Tuukka Rask (A): Rask’s score via Hockey Stat Cards is slightly lower than what I’m awarding him. Rask played an outstanding game, making timely and crucial saves. He saved 25 of 26 total shots and finished the game with a .962 save percentage. Rask made a handful of saves that will be part of his highlight reel last night, and two of them came late in the first. The game was scoreless at the time of these goals, and if they had gone in, the game might have played out very differently. One of the keys to a team’s success is their goalie’s ability to make timely saves, and these two were extremely important.
Craig Smith (A-): Smith joins Bergeron in being the only two top-line forwards who didn’t record a point last night. He was on the ice for two goals for and none against and was tied for the best expected goals-against score on the team (0.04). This stat means the Penguins had a 4% chance of scoring a goal when Smith was on the ice. This is a great stat for a second-line forward. He was held to zero shots on goal, which snaps his 14-game shot on goal streak. It was also his second game of the year with zero shots on goal.
Matt Grzelcyk (B+): Grzelcyk played a great game last night, despite being on the ice for the Penguins’ only goal. He was five minutes behind McAvoy in time on ice but finished second on the team. He was primarily paired with McAvoy, which is a deadly combination. These two likely won’t play with each other once Brandon Carlo is healthy, but if Cassidy ever needs his best two defenders together, the trust is there. Grzelcyk hit a milestone last night, his 100th shot attempt of the year. As seen above in Mike Reilly’s grade, the chart shows that Grzelcyk leads all NHL defensemen in pucks getting through to the net. He has 63 shots in 30 games with the season, which equates to 118 shots on goal in a full 56-game season.
Kevan Miller (B): It’s great to see Miller back and healthy because the Bruins benefit from his play. The blue line bruiser delivered three hits and four blocks last night in 17 minutes on ice. He was paired with Mike Reilly on the second pairing, which is not where he would typically play with a healthy Carlo. Though, it was great to see Miller answer the bell and play up to top-four caliber. Hopefully, he can stay healthy as the season progresses.
Curtis Lazar (B-): Lazar played the least amount of time last night, with only 10 minutes of ice time. He capitalized when he needed to and was awarded the secondary assist on Brad Marchand’s goal. In nine games with Boston, Lazar has three points, which may not seem like a lot. To put it into perspective, he is averaging 0.34 points per game with Boston instead of 0.28 with Buffalo. If Lazar had started the year with Boston and scored at this pace, he would’ve ended the year with 19 points. His career-high is 20 points in 76 games. Boston had been searching for a spark on their fourth line, and they may have found it in what initially was seen as a throw-in in the Hall trade.
Charlie Coyle (B-): Coyle looked like a player determined to show his coach he heard his comments loud and clear. Bruce Cassidy didn’t specifically call out names in his Sunday comments, though I think we can all deduce who he meant. Coyle actually flanked Sean Kuraly in last night’s game, which came as a bit of a surprise. Coyle’s primary position is center, and the Bruins benched Jake DeBrusk. To make the lines work, Cassidy stuck Coyle on the right side on the third line. He recorded just one shot on goal, but he looked more effective in the offensive zone. Hopefully, this is a sign of good things to come because the Bruins desperately need the third line to turn the page on an ugly season.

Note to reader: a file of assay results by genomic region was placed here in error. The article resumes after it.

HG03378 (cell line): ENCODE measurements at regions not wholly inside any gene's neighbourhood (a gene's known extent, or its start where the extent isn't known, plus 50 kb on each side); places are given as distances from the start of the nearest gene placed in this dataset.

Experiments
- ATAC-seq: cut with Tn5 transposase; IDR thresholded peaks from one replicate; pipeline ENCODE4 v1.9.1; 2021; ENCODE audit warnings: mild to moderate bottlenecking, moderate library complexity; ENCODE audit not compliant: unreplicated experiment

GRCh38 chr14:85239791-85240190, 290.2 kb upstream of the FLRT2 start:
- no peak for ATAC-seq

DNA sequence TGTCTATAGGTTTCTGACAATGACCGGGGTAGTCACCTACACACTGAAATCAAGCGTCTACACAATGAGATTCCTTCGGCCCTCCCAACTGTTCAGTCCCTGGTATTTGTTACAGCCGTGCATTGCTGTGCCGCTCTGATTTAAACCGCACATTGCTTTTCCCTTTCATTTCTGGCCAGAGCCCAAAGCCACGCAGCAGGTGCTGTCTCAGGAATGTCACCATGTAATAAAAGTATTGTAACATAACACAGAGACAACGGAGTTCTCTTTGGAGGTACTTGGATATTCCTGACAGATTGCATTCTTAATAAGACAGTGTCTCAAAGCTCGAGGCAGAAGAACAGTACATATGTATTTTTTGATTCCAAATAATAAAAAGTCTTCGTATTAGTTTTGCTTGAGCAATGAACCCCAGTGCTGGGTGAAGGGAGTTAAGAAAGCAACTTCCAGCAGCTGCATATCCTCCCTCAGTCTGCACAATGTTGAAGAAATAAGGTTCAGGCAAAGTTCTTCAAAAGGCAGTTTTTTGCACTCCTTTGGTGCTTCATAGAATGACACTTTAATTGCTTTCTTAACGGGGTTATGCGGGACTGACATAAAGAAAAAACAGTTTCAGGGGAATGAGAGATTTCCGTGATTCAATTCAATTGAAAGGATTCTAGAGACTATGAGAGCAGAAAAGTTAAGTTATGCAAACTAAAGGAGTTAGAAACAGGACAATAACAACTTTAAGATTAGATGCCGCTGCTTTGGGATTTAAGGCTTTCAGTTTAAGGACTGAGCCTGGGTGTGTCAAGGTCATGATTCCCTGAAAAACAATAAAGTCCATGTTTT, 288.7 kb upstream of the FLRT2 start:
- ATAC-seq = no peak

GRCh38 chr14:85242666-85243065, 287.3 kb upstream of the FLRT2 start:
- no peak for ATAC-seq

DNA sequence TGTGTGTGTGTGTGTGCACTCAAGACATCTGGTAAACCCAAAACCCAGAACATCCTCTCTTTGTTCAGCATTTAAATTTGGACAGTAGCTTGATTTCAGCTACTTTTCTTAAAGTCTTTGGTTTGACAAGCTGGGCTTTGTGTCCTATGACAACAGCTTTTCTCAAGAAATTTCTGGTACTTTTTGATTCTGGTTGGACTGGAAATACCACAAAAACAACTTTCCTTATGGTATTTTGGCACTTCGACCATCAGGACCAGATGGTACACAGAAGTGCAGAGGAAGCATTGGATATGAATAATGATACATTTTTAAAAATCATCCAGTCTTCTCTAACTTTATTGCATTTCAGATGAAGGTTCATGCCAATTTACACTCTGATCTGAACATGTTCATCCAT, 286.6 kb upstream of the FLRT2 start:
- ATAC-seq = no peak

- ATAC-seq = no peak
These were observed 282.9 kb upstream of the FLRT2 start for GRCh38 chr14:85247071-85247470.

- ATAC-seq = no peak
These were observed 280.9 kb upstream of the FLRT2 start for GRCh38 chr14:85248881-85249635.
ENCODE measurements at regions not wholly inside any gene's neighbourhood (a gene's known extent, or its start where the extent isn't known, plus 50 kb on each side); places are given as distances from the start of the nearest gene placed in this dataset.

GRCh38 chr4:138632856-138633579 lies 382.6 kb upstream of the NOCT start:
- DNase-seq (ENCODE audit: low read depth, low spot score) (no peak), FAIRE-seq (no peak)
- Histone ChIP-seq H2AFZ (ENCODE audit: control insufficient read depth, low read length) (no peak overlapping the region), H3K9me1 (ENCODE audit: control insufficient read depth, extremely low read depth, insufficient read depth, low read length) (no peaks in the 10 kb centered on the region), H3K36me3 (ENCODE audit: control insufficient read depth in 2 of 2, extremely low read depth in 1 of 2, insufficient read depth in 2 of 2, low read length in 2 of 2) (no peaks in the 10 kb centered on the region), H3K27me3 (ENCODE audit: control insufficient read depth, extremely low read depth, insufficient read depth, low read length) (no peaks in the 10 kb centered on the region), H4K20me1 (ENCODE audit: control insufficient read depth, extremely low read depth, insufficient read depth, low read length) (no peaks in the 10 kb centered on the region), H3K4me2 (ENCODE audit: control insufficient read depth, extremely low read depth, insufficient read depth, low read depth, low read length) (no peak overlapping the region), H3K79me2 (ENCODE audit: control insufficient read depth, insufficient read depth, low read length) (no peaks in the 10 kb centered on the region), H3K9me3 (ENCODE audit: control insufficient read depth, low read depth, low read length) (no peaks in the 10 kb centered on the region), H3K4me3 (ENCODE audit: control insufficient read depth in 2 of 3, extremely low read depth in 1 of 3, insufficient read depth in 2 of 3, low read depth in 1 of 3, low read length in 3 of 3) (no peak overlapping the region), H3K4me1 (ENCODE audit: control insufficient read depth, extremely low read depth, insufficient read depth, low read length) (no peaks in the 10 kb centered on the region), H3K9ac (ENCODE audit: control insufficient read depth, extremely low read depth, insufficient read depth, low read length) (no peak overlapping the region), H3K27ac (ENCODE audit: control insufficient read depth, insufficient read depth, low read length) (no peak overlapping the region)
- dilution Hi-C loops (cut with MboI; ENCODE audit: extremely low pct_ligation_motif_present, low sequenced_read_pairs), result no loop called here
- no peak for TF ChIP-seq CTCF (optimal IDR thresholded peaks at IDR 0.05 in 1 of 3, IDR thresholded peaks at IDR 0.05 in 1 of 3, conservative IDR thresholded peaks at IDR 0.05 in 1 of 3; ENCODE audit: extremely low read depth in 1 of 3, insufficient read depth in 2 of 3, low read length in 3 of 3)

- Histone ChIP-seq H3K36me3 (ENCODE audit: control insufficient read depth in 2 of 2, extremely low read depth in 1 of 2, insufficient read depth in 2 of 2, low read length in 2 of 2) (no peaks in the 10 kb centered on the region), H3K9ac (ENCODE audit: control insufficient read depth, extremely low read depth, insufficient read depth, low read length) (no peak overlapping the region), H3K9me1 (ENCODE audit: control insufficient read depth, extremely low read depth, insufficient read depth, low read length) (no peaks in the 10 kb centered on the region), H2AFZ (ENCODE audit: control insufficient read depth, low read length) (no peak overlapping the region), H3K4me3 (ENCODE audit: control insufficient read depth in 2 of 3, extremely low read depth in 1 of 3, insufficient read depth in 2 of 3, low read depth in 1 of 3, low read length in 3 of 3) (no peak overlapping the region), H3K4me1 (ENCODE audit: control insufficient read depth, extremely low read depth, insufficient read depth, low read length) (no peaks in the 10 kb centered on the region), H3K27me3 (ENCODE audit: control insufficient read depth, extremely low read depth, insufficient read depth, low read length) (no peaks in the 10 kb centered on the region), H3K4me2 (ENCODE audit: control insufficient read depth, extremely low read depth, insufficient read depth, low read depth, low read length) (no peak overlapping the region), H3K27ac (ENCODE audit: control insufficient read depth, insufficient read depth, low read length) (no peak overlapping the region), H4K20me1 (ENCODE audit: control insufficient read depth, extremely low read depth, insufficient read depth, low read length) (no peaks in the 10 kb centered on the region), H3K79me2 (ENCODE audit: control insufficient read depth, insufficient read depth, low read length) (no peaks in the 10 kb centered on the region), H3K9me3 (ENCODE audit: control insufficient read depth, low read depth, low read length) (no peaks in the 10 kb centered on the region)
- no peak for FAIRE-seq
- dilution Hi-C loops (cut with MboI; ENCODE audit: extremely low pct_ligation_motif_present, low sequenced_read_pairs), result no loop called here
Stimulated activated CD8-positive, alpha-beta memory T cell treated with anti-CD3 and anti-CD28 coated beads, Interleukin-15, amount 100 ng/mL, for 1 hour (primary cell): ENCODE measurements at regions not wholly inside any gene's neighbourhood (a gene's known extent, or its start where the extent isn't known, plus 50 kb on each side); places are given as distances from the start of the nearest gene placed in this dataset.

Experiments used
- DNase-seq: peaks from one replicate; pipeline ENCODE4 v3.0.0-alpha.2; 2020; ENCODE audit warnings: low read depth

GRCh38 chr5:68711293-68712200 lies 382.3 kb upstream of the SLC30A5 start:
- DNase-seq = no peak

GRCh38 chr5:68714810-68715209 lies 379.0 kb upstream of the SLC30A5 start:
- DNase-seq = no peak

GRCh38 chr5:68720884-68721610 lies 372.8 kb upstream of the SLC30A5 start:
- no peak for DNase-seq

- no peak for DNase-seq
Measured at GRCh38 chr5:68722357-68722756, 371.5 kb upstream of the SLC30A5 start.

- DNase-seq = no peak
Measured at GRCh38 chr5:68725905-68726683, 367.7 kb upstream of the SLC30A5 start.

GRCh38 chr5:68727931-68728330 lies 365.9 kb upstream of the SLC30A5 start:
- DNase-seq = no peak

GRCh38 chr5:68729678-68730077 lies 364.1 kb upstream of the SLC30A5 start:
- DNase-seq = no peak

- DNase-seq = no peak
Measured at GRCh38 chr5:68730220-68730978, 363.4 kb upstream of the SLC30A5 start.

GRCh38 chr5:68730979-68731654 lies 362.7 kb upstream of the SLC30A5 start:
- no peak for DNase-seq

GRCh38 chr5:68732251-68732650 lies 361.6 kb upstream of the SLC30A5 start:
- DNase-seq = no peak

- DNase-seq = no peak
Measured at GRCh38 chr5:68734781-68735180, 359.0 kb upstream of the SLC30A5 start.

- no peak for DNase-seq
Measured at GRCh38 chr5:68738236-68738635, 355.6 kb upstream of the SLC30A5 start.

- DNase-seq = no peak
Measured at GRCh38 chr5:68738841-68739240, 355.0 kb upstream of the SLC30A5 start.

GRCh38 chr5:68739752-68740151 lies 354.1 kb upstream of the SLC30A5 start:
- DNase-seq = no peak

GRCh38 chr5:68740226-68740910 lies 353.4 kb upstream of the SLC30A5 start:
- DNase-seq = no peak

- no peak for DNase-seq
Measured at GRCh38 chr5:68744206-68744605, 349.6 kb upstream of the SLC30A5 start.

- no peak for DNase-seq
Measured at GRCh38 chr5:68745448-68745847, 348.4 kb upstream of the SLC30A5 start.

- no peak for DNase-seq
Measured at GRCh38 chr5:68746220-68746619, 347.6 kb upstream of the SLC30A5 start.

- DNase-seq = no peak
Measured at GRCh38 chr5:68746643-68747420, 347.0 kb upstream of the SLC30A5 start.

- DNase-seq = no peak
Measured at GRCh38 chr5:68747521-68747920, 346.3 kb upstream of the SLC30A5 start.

Nick Ritchie (C+): According to the report card above, Ritchie scored a 0.0 for the entire game. He only tallied 11 minutes and was Kuraly’s left-wing. He had two shots on goal and delivered two hits. Other than that, a very quiet game from the potential 7th player award finalist.
Connor Clifton (C): Clifton had a scary moment at the end of the first period when he took a shot off the inside of the knee. Thankfully, he was okay and returned the next period. Clifton has been much more physical this year, which might come as a shock given his 5’11, 175-pound frame. He has 98 hits on the year thus far, which surpasses his career-high 90 last year. He also has 47 blocks, which also crushes his career-high 33, happening last year. He’s making the most of his ice time this year, given the injuries with Boston and an impact on the NHL’s best penalty kill unit.
Trent Frederic (C): If you have a Twitter and follow the right people, you would have noticed that many wondered why Trent Frederic hadn’t played in 21 calendar days. The Bruins haven’t given a reason why he was sitting all this time, but it may have something to do with the fourth line trying to find its identity. Frederic was strong on the puck last night, though he only played 10 minutes. He delivered five hits and one block, which is what you want to see from a fourth-line forward.
Jeremy Lauzon (C): Lauzon is gaining Cassidy’s trust, which may come as a pain point to some. Lauzon was one of the primary defensemen used in the Penguins’ late surge last night, in the final moments of the period. His game is more like Carlo’s than McAvoy’s. He and Miller led the team with four blocks and tied with Kuraly for a team-leading six hits. It was great to see the physicality from Lauzon, and he even dropped the gloves with Teddy Blueger. It was his second fighting major of the year.
Sean Kuraly & Chris Wagner (C-): Another game that the two bottom-line forwards finished last on the team, according to Hockey Stat Cards’ metric. Kuraly actually played 15 minutes last night, while Wagner only 10:35. The difference in time was due to Kuraly’s usage on the third line. Kuraly was on the ice for the Penguins’ goal, though Rask had almost no chance of stopping it. On the other hand, Wagner recorded one shot and five hits, but not nearly as effective outside of that.
Moment Of The Night
Some may have chosen a different moment from last night, but given my soft spot for goalies, it goes to Rask recording his second assist in as many games. Rask has been bitten by the injury bug a bit this year. Thankfully, the Bruins’ goaltending depth has answered the call, but the Bruins need Rask to be 100% healthy for the playoffs. The Bruins’ best chance to win is with Rask in net, though some may be hard-pressed to admit that.